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Ola Shekhtman, a jeweler in North Carolina, produces gorgeous, finely wrought rings cut into the shape of the skylines of major cities: Boston, NYC, Amsterdam, London, Berlin, DC, San Francisco, Stockholm, Charleston and Edinburgh (twice!). Read the rest

Research: increased resident participation in city planning produces extreme wealth segregation

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Urban planning advocates like Jane Jacobs argued that people who live in neighborhoods should be active in the planning decisions around their homes. Read the rest

Delhi's "Sleep Mafia" control the nights of 100,000 homeless workers

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With an estimated 100,000 homeless people living on the streets of Delhi, and 18,000 shelter beds, the city's nighttime sidewalks are the only bed for tens of thousands of workers. Read the rest

US Treasury Dept wants to know which offshore crimelords are buying all those NYC and Miami penthouses

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It's an open secret that the world's luxury property boom is being driven by crooked rich people in the former Soviet Union, Asia, and Sub-Saharan Africa who have looted their homelands and want to stash the money out of reach of any new dictators who might come along and change which oligarchs are favored and which are not. Read the rest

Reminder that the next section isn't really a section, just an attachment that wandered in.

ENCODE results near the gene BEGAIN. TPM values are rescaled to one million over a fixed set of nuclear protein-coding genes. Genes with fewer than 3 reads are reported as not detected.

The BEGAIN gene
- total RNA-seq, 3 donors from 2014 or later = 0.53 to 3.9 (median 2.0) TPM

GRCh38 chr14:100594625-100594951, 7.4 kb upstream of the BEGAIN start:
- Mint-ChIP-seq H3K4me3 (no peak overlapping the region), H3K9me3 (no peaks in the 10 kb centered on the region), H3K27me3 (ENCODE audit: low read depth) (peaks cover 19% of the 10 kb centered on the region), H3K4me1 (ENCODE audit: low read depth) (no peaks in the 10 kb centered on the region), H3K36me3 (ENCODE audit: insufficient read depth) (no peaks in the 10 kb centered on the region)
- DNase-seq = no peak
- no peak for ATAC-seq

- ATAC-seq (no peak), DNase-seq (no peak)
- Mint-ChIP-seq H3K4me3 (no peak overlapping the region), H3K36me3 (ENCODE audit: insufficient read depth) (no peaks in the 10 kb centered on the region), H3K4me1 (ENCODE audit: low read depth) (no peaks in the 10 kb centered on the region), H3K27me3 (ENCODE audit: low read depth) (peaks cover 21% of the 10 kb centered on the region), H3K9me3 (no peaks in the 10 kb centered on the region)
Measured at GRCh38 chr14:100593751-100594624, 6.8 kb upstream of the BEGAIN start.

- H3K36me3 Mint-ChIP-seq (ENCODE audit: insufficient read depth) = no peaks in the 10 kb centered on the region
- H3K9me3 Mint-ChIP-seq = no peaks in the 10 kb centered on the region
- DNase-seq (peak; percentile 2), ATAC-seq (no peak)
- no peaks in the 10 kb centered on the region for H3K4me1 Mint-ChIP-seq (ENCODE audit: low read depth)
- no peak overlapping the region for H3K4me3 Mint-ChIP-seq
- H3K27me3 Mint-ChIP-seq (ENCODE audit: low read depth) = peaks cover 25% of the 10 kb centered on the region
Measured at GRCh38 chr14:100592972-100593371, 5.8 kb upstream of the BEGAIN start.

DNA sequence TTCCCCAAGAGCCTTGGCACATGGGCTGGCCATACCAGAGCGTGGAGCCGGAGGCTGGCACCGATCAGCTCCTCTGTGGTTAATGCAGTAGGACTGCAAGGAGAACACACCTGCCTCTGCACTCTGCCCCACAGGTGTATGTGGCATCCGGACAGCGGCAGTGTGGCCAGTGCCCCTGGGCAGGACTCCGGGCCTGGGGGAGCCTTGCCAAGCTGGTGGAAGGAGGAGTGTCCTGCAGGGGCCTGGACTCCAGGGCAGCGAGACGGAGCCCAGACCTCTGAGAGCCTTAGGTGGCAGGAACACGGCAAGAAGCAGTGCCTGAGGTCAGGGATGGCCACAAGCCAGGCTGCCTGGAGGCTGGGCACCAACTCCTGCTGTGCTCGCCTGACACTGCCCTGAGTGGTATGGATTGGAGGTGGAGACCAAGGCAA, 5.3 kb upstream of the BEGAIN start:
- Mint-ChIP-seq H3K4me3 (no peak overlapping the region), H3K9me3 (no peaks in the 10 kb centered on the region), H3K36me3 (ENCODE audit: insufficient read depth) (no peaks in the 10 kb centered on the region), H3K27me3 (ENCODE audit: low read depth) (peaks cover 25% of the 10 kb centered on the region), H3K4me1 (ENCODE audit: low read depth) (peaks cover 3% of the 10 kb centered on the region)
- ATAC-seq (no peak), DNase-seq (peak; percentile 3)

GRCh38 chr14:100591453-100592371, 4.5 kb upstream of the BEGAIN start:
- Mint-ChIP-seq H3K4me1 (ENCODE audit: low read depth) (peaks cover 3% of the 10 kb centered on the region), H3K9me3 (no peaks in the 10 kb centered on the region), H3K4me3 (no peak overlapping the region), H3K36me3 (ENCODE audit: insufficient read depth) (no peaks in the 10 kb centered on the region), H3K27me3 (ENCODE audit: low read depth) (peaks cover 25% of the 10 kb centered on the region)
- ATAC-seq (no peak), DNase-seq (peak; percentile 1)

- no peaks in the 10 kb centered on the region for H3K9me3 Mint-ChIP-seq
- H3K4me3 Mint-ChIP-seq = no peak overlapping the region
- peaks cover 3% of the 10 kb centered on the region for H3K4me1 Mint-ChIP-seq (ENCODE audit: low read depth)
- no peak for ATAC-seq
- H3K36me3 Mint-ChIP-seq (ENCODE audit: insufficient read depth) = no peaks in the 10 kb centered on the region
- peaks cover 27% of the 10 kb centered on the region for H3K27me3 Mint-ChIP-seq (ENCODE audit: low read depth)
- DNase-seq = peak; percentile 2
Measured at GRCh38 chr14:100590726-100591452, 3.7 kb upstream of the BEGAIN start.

Code for America's year in civic tech

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Gmoke writes, "Code for America organizes a network of people dedicated to making government services simple, effective, and easy to use by building open source computer and communications technologies. They have 133 chapters and more than 40,000 members." Read the rest

London: the urban explorer/jewel thief's guide

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In April, Geoff "BLDGBLOG" Manaugh will publish A Burglar's Guide to the City, a new book about London's rich history of heists and the network of tunnels, catacombs, sewers, and caves that London such a paradise for would-be superthieves. Read the rest

American rents reach record levels of unaffordability

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A new report from Harvard's Joint Center for Housing Studies finds that America's cities are unaffordable even for renters with incomes of $45,000, making 2014 the record-breaking year for "cost-burdened renters." Read the rest

Urban Transport Without the Hot Air: confusing the issue with relevant facts!

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Steven Melia's Urban Transport Without the Hot Air joins Drugs Without the Hot Air, Sustainable Materials With Both Eyes Open and Sustainable Energy Without the Hot Air as a highly readable, evidence-based look at a contentious and politicised area that offers a refreshing dose of facts in a debate dominated by ideology.

Unevenly distributed futures: Hong Kong's amazing towers

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UK photographer Peter Stewart's collection Stacked is a series of photos of Hong Kong's fabulous high-rises, shot from ground level, looking straight up into the sky. Read the rest